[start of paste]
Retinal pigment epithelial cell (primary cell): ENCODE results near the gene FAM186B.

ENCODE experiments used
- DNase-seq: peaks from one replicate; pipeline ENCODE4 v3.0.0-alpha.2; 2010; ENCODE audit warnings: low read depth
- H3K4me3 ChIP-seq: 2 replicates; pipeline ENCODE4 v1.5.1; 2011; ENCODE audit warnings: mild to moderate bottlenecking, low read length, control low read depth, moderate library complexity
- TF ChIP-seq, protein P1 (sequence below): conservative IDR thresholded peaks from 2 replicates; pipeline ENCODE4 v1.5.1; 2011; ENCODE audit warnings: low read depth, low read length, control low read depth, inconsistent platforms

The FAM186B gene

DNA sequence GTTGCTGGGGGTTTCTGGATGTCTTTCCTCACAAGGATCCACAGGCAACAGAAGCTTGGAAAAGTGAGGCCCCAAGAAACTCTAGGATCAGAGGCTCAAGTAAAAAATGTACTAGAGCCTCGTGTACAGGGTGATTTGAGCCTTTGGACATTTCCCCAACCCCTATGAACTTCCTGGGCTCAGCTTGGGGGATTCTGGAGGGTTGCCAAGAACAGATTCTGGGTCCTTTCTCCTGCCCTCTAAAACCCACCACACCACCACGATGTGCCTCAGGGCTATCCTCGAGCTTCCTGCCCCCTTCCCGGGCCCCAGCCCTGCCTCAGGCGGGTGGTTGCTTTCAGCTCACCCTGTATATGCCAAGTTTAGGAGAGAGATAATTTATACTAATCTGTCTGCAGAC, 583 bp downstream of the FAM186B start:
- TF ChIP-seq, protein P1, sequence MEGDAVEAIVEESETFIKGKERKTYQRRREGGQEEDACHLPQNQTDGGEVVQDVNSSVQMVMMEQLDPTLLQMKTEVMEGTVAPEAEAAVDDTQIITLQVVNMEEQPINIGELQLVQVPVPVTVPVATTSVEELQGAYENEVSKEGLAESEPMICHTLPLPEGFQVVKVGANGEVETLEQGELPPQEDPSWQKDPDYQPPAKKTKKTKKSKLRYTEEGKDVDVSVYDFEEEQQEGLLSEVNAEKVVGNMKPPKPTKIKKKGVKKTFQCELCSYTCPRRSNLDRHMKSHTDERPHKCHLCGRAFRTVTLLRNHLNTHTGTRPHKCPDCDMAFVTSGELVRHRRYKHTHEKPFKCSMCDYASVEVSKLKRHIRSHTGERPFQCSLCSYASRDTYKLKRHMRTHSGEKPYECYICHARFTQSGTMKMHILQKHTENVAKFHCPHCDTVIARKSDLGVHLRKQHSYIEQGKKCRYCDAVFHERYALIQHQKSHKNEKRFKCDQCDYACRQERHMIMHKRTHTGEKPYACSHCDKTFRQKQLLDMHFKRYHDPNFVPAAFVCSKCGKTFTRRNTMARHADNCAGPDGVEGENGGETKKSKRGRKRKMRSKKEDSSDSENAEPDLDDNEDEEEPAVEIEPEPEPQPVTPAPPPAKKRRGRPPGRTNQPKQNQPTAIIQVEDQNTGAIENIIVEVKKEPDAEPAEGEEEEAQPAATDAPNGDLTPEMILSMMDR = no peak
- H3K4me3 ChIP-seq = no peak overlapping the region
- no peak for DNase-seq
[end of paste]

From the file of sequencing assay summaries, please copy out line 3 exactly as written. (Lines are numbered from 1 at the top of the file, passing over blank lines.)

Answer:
- DNase-seq: peaks from one replicate; pipeline ENCODE4 v3.0.0-alpha.2; 2010; ENCODE audit warnings: low read depth